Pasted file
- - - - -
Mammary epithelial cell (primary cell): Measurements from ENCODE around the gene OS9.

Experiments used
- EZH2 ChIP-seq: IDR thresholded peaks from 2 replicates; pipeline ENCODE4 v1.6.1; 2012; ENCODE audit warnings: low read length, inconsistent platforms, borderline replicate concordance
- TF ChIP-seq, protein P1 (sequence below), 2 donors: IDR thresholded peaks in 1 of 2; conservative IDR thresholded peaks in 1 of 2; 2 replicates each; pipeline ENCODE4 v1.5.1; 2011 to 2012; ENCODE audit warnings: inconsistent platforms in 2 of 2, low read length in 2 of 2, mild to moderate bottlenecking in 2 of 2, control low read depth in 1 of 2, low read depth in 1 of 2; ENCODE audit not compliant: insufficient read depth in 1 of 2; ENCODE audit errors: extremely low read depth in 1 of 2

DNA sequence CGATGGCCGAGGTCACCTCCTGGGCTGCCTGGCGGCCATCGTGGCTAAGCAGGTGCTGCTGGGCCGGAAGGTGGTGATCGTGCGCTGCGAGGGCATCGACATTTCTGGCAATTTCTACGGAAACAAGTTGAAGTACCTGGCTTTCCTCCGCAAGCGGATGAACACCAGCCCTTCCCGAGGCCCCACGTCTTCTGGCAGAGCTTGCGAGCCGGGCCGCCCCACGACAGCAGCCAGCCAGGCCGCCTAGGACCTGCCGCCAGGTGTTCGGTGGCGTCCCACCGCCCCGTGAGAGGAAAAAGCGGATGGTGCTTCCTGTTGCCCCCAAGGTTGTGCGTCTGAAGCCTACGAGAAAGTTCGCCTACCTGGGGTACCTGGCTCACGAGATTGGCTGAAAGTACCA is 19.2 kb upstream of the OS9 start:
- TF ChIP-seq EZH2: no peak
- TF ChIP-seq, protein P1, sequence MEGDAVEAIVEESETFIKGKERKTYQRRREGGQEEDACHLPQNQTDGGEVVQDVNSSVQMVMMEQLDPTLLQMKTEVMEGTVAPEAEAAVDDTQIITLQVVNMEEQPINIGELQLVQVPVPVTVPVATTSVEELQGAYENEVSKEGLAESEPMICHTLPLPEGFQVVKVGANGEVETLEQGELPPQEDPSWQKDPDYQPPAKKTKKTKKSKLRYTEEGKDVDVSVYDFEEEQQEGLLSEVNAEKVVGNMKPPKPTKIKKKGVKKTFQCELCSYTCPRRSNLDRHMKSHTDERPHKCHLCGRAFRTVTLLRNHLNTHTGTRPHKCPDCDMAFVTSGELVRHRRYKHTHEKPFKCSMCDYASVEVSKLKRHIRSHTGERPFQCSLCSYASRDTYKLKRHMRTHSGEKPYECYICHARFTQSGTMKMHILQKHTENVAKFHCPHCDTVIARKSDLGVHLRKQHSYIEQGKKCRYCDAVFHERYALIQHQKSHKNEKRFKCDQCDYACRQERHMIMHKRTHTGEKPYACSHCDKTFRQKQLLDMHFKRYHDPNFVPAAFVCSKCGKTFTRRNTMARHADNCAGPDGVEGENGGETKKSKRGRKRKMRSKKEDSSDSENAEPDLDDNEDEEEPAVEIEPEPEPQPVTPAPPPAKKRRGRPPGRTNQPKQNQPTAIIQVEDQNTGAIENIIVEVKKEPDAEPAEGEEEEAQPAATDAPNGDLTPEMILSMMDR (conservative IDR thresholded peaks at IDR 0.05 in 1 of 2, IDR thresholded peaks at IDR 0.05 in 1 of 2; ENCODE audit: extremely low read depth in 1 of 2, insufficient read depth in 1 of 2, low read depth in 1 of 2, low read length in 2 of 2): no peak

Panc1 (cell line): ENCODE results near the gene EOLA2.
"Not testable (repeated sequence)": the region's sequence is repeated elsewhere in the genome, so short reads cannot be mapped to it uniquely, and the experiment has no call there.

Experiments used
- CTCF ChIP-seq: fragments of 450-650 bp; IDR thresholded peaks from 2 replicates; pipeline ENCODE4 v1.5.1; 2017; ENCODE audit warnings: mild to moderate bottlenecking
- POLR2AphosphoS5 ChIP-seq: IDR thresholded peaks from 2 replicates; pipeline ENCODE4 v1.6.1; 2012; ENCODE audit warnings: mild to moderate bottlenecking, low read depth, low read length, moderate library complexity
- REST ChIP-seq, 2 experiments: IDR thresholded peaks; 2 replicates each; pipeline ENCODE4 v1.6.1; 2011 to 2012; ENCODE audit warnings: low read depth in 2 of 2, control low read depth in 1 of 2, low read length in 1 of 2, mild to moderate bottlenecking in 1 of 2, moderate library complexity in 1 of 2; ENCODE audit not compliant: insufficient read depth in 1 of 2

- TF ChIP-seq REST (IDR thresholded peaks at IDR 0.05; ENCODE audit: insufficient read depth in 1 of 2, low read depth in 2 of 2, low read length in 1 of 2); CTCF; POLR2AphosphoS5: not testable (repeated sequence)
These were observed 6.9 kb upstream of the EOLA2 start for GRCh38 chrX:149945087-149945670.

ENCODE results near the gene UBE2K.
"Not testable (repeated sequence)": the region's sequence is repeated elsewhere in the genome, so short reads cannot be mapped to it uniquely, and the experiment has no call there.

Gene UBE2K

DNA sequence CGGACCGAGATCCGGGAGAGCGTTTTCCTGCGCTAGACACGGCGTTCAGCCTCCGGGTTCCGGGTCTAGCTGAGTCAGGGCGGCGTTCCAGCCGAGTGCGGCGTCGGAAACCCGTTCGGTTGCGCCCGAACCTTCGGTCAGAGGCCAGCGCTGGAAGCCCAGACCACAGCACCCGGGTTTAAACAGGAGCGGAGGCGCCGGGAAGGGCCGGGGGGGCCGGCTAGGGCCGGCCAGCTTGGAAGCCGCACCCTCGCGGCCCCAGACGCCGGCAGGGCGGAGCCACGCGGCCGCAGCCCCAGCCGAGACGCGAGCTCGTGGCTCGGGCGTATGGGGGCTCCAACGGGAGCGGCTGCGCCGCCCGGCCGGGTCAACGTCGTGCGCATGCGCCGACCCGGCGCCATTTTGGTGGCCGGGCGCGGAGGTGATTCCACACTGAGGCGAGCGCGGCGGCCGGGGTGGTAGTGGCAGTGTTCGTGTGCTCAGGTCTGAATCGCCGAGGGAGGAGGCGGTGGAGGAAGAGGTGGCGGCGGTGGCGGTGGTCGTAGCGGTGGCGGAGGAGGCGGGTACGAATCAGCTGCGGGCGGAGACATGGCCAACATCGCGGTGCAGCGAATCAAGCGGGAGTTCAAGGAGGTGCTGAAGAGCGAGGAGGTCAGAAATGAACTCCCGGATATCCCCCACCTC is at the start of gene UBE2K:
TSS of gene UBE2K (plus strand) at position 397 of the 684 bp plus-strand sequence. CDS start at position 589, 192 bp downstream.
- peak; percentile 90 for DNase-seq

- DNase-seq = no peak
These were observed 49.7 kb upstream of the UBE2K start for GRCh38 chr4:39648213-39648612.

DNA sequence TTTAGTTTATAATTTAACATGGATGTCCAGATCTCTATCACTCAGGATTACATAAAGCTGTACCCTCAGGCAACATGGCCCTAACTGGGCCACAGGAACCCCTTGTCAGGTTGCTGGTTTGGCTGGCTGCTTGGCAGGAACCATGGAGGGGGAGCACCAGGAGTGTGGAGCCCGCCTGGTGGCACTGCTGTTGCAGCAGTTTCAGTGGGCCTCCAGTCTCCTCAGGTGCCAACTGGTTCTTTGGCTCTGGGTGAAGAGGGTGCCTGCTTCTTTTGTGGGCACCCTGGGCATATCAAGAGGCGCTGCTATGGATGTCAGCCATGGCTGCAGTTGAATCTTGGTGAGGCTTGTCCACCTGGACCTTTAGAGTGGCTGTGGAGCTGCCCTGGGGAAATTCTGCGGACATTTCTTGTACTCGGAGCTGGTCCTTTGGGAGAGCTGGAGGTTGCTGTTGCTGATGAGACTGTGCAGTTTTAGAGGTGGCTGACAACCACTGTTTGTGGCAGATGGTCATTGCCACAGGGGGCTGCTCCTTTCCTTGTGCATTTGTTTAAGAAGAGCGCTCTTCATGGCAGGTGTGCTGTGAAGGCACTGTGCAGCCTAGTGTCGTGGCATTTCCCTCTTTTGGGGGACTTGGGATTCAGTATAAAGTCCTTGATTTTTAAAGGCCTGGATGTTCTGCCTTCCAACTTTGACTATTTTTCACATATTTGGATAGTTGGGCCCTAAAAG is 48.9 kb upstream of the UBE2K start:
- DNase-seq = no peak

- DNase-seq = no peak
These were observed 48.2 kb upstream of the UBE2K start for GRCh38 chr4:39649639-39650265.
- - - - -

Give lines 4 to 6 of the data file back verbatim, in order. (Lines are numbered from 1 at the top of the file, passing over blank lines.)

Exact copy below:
- TF ChIP-seq, protein P1 (sequence below), 2 donors: IDR thresholded peaks in 1 of 2; conservative IDR thresholded peaks in 1 of 2; 2 replicates each; pipeline ENCODE4 v1.5.1; 2011 to 2012; ENCODE audit warnings: inconsistent platforms in 2 of 2, low read length in 2 of 2, mild to moderate bottlenecking in 2 of 2, control low read depth in 1 of 2, low read depth in 1 of 2; ENCODE audit not compliant: insufficient read depth in 1 of 2; ENCODE audit errors: extremely low read depth in 1 of 2

DNA sequence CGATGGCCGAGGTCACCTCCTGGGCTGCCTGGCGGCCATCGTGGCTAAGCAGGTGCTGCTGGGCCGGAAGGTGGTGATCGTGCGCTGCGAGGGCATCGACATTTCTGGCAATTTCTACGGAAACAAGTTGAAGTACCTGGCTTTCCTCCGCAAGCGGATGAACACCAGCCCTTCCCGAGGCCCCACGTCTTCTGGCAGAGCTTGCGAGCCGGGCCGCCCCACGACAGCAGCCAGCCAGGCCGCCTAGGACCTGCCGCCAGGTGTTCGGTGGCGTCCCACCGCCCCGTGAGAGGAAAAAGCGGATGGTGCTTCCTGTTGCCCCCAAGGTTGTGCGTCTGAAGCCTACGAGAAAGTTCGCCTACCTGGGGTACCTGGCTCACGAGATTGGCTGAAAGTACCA is 19.2 kb upstream of the OS9 start:
- TF ChIP-seq EZH2: no peak